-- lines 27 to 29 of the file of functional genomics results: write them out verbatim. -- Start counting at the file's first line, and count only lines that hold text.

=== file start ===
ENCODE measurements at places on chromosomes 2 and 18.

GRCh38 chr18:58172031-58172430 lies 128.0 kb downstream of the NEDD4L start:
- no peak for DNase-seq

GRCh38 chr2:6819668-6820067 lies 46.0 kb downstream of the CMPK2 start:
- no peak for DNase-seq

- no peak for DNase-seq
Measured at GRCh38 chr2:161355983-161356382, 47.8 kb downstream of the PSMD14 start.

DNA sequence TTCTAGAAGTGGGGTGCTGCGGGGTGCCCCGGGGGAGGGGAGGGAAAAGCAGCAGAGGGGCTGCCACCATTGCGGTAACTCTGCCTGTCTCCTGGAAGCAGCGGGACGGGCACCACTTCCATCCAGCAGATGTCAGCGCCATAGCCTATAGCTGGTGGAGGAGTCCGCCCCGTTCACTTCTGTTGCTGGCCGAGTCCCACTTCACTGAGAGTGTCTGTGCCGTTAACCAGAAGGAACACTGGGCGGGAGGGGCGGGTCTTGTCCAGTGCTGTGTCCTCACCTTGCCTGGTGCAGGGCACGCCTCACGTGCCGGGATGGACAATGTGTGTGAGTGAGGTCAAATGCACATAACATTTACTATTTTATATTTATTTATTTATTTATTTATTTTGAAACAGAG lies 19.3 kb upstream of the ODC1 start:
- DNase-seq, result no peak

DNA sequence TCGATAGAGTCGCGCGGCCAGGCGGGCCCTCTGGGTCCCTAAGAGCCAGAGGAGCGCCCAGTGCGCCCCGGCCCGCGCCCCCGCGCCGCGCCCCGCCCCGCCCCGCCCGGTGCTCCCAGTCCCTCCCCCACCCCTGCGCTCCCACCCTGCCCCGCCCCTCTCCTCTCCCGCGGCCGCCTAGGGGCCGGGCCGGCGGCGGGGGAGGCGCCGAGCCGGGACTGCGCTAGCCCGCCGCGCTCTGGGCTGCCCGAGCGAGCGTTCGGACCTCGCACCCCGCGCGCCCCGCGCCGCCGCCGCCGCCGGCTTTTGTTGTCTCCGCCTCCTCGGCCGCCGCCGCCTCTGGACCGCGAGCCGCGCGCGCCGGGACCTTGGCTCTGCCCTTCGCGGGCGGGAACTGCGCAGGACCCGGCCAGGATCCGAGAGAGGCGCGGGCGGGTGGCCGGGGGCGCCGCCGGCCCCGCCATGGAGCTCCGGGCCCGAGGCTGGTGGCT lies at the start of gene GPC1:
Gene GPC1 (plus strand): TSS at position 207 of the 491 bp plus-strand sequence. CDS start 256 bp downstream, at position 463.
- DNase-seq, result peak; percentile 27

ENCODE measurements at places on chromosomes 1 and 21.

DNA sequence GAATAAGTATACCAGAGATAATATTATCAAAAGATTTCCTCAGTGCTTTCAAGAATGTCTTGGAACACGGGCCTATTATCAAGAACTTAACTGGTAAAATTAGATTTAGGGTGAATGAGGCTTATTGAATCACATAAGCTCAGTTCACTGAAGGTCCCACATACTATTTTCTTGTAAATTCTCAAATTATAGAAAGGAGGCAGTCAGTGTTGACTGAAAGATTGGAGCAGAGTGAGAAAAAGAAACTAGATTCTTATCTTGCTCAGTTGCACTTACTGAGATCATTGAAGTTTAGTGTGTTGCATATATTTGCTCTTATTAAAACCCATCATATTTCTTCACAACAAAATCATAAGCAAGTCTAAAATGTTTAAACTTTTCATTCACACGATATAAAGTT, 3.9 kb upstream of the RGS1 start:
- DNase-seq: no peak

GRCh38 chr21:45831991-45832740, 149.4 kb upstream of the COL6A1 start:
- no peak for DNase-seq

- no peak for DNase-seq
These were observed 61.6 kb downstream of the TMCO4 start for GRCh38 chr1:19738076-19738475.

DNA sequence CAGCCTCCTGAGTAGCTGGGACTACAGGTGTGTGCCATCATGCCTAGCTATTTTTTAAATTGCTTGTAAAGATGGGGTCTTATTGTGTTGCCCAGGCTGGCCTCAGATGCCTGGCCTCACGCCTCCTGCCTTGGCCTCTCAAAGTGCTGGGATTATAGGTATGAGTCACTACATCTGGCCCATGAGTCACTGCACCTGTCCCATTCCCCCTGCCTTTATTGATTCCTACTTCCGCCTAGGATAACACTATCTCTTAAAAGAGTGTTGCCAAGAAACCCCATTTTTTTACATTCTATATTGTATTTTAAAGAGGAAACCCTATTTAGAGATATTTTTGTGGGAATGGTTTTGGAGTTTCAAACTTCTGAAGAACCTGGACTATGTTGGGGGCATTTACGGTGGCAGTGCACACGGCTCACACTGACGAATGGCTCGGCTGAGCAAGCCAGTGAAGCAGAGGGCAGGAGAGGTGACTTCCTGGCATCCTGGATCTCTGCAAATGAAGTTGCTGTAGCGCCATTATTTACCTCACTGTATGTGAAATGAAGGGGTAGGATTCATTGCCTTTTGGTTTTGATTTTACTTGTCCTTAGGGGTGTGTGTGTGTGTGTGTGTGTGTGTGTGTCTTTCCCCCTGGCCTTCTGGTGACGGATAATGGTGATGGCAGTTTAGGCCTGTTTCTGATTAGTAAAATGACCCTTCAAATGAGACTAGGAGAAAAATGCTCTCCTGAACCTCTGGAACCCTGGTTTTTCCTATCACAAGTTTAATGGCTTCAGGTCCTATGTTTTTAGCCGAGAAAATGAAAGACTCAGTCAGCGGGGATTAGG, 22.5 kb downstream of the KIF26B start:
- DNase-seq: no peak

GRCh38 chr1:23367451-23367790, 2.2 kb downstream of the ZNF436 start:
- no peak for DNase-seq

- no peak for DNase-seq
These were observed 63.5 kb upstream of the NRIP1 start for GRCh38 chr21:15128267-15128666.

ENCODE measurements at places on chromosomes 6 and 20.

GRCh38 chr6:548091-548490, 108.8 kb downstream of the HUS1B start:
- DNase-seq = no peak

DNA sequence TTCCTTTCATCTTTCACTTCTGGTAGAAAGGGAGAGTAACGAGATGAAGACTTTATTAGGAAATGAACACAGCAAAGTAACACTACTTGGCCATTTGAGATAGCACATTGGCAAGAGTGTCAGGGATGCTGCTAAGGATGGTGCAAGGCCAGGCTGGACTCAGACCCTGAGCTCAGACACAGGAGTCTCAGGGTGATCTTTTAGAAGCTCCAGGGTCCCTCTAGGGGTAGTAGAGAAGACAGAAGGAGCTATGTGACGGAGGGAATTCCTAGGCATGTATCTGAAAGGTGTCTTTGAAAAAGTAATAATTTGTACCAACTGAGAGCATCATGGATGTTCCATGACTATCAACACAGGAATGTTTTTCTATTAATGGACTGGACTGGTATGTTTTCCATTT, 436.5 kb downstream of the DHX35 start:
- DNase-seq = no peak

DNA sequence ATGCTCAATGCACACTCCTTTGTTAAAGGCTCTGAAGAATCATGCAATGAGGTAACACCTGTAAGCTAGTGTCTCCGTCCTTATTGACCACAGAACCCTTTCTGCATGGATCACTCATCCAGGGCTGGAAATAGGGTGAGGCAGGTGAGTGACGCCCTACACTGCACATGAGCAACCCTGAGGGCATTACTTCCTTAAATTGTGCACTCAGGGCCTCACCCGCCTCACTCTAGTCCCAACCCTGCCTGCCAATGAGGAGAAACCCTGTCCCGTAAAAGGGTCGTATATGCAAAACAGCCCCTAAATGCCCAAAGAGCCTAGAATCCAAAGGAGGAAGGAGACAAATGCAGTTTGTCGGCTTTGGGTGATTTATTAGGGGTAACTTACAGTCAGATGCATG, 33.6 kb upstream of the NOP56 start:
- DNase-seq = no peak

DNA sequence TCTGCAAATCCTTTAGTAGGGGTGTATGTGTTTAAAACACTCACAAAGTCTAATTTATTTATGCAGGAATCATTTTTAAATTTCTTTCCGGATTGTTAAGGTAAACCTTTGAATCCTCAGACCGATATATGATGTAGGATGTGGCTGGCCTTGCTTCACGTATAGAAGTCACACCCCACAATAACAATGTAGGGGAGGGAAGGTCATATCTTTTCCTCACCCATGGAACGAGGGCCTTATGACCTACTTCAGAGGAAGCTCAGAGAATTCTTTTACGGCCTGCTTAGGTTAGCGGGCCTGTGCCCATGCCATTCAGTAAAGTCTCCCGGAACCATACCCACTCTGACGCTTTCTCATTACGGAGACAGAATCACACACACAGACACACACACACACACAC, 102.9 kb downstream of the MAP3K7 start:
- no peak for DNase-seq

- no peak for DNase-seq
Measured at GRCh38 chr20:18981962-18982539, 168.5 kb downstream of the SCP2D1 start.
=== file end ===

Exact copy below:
GRCh38 chr6:548091-548490, 108.8 kb downstream of the HUS1B start:
- DNase-seq = no peak

DNA sequence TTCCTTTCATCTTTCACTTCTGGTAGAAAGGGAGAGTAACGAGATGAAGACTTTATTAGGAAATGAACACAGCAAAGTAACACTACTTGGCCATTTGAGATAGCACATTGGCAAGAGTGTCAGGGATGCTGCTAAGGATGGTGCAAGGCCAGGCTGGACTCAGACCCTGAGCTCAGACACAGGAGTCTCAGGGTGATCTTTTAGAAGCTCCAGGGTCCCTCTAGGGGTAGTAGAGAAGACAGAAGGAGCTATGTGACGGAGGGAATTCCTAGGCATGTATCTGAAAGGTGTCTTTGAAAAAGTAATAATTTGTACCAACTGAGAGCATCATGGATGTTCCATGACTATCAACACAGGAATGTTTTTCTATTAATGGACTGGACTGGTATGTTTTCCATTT, 436.5 kb downstream of the DHX35 start: